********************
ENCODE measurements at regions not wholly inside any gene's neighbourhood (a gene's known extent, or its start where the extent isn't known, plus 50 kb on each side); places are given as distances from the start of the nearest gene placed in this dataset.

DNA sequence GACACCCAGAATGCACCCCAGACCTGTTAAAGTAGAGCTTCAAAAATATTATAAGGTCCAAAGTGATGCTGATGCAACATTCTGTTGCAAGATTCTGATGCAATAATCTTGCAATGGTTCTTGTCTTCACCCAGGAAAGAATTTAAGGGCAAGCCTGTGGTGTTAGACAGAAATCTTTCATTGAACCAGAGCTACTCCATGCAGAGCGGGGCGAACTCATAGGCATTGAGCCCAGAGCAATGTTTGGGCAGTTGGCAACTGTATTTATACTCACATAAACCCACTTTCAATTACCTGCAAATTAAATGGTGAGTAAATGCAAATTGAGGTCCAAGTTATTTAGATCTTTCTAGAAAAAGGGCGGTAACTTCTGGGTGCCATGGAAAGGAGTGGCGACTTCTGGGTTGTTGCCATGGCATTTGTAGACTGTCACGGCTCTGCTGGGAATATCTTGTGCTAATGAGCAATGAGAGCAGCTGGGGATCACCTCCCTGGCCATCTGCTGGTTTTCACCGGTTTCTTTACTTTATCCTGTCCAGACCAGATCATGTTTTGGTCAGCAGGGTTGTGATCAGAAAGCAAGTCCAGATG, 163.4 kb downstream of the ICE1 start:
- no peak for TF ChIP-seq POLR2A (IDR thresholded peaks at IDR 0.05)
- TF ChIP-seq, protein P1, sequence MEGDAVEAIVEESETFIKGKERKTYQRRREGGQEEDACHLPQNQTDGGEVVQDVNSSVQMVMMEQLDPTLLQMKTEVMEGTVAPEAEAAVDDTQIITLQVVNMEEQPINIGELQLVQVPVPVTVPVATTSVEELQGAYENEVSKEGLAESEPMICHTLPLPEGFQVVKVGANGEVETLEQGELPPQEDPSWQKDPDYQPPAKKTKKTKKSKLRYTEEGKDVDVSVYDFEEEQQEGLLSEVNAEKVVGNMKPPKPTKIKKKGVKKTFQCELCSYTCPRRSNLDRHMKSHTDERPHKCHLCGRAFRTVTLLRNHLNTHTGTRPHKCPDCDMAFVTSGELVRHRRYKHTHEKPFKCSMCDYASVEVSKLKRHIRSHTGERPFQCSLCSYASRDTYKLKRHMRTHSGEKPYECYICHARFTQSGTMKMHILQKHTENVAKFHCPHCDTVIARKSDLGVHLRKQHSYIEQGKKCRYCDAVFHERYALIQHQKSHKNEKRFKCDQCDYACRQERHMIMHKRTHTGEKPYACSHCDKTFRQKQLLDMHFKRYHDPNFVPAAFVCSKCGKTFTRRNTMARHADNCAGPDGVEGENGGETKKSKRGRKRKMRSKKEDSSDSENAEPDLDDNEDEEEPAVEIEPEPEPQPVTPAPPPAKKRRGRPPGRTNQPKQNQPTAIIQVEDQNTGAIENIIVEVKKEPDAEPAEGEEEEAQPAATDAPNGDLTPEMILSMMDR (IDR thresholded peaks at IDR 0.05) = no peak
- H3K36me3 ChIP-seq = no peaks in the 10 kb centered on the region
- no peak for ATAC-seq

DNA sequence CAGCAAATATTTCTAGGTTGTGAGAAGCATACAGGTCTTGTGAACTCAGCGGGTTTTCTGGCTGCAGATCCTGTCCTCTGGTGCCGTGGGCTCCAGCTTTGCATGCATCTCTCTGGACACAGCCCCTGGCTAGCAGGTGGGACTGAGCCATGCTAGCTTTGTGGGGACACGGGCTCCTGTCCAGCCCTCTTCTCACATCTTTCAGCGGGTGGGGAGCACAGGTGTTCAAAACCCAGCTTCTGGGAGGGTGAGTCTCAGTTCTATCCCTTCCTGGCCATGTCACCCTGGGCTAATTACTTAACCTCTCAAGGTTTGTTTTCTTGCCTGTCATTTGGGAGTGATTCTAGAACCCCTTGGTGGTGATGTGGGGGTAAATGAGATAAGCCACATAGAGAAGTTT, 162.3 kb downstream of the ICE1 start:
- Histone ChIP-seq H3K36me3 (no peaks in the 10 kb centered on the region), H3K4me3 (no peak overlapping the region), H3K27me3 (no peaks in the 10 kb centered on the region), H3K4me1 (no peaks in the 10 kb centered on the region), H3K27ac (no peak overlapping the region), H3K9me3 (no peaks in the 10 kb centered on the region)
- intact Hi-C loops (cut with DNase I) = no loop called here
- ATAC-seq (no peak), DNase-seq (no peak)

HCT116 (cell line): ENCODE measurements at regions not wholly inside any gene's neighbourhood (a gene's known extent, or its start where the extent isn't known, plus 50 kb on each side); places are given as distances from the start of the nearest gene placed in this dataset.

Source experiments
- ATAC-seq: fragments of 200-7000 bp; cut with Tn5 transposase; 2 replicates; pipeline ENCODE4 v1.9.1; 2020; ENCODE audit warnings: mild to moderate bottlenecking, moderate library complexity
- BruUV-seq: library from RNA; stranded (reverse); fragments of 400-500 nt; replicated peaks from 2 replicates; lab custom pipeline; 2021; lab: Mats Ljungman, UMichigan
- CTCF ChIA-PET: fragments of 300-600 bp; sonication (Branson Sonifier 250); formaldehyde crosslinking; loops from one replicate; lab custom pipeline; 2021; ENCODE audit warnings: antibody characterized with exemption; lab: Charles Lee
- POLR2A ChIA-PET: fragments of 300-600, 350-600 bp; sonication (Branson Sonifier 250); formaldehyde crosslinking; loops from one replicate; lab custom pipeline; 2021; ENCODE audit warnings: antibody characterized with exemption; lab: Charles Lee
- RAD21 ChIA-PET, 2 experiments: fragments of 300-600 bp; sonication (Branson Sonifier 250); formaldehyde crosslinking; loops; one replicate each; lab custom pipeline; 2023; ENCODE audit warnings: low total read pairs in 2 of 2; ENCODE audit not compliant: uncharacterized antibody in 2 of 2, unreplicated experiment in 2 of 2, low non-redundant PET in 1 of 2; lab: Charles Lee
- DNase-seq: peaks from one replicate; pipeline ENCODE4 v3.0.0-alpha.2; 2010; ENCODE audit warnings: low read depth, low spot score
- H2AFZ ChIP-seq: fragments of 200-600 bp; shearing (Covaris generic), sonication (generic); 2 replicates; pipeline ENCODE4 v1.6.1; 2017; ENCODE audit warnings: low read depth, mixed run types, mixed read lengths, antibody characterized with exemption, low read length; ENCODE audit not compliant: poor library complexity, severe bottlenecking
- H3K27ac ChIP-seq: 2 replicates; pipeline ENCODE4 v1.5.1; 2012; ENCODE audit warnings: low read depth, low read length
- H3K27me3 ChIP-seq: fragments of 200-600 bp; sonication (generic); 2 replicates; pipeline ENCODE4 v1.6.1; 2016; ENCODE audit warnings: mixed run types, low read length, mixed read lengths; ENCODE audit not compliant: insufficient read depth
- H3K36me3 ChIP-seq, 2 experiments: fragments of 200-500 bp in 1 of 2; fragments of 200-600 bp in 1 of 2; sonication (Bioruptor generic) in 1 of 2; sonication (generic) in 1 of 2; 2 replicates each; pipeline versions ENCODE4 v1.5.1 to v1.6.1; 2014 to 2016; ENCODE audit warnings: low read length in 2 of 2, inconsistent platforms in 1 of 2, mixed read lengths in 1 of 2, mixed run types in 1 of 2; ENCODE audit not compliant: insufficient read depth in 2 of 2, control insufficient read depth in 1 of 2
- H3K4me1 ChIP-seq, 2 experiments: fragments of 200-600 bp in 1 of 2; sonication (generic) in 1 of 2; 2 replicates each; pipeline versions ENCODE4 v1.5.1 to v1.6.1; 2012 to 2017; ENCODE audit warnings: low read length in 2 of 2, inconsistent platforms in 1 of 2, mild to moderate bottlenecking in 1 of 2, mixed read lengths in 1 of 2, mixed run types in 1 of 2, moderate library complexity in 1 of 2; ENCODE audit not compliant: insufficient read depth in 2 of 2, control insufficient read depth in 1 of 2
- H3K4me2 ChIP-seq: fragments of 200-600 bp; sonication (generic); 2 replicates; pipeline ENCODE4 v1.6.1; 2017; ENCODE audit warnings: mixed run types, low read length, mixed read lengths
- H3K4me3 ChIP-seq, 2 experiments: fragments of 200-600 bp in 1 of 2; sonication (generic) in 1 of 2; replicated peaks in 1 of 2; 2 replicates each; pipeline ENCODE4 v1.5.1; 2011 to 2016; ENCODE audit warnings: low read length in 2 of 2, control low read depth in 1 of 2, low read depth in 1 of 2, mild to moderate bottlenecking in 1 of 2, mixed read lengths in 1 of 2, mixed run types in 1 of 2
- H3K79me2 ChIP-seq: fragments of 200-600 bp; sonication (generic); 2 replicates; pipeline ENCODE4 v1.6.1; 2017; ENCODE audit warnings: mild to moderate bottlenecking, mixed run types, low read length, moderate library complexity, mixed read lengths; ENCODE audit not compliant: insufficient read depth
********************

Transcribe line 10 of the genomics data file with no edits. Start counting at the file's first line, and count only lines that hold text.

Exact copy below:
- ATAC-seq (no peak), DNase-seq (no peak)